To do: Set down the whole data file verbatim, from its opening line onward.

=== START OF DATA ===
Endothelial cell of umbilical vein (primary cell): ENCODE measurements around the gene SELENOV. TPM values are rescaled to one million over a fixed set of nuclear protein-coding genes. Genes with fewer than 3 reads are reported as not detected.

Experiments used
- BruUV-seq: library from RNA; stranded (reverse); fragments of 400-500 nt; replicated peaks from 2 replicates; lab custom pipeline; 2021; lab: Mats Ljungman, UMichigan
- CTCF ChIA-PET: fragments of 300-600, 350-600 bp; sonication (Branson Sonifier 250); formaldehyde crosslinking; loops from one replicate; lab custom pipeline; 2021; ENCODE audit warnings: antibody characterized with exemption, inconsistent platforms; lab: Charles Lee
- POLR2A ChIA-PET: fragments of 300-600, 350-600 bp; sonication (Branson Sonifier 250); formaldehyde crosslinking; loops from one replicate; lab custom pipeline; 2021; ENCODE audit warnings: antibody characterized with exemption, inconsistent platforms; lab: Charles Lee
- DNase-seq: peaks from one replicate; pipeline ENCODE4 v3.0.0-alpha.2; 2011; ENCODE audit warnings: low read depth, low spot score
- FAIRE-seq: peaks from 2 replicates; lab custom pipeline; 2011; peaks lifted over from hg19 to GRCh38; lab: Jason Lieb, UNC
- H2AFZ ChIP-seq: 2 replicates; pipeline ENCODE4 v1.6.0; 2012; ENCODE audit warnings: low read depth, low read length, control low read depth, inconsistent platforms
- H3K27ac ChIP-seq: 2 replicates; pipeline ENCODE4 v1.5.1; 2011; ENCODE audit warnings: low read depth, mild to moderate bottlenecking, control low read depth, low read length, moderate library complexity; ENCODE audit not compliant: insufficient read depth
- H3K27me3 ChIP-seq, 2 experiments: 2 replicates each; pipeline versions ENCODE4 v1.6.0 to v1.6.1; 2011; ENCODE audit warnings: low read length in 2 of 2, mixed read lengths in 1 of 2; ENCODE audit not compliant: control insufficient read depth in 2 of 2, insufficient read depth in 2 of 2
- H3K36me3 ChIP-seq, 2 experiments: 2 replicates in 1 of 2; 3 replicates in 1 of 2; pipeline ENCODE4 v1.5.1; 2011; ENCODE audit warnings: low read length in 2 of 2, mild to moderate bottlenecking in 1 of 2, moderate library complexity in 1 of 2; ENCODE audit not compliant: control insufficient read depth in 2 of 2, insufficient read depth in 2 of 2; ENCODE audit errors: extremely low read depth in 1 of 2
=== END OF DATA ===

Endothelial cell of umbilical vein (primary cell): ENCODE measurements around the gene SELENOV. TPM values are rescaled to one million over a fixed set of nuclear protein-coding genes. Genes with fewer than 3 reads are reported as not detected.

Experiments used
- BruUV-seq: library from RNA; stranded (reverse); fragments of 400-500 nt; replicated peaks from 2 replicates; lab custom pipeline; 2021; lab: Mats Ljungman, UMichigan
- CTCF ChIA-PET: fragments of 300-600, 350-600 bp; sonication (Branson Sonifier 250); formaldehyde crosslinking; loops from one replicate; lab custom pipeline; 2021; ENCODE audit warnings: antibody characterized with exemption, inconsistent platforms; lab: Charles Lee
- POLR2A ChIA-PET: fragments of 300-600, 350-600 bp; sonication (Branson Sonifier 250); formaldehyde crosslinking; loops from one replicate; lab custom pipeline; 2021; ENCODE audit warnings: antibody characterized with exemption, inconsistent platforms; lab: Charles Lee
- DNase-seq: peaks from one replicate; pipeline ENCODE4 v3.0.0-alpha.2; 2011; ENCODE audit warnings: low read depth, low spot score
- FAIRE-seq: peaks from 2 replicates; lab custom pipeline; 2011; peaks lifted over from hg19 to GRCh38; lab: Jason Lieb, UNC
- H2AFZ ChIP-seq: 2 replicates; pipeline ENCODE4 v1.6.0; 2012; ENCODE audit warnings: low read depth, low read length, control low read depth, inconsistent platforms
- H3K27ac ChIP-seq: 2 replicates; pipeline ENCODE4 v1.5.1; 2011; ENCODE audit warnings: low read depth, mild to moderate bottlenecking, control low read depth, low read length, moderate library complexity; ENCODE audit not compliant: insufficient read depth
- H3K27me3 ChIP-seq, 2 experiments: 2 replicates each; pipeline versions ENCODE4 v1.6.0 to v1.6.1; 2011; ENCODE audit warnings: low read length in 2 of 2, mixed read lengths in 1 of 2; ENCODE audit not compliant: control insufficient read depth in 2 of 2, insufficient read depth in 2 of 2
- H3K36me3 ChIP-seq, 2 experiments: 2 replicates in 1 of 2; 3 replicates in 1 of 2; pipeline ENCODE4 v1.5.1; 2011; ENCODE audit warnings: low read length in 2 of 2, mild to moderate bottlenecking in 1 of 2, moderate library complexity in 1 of 2; ENCODE audit not compliant: control insufficient read depth in 2 of 2, insufficient read depth in 2 of 2; ENCODE audit errors: extremely low read depth in 1 of 2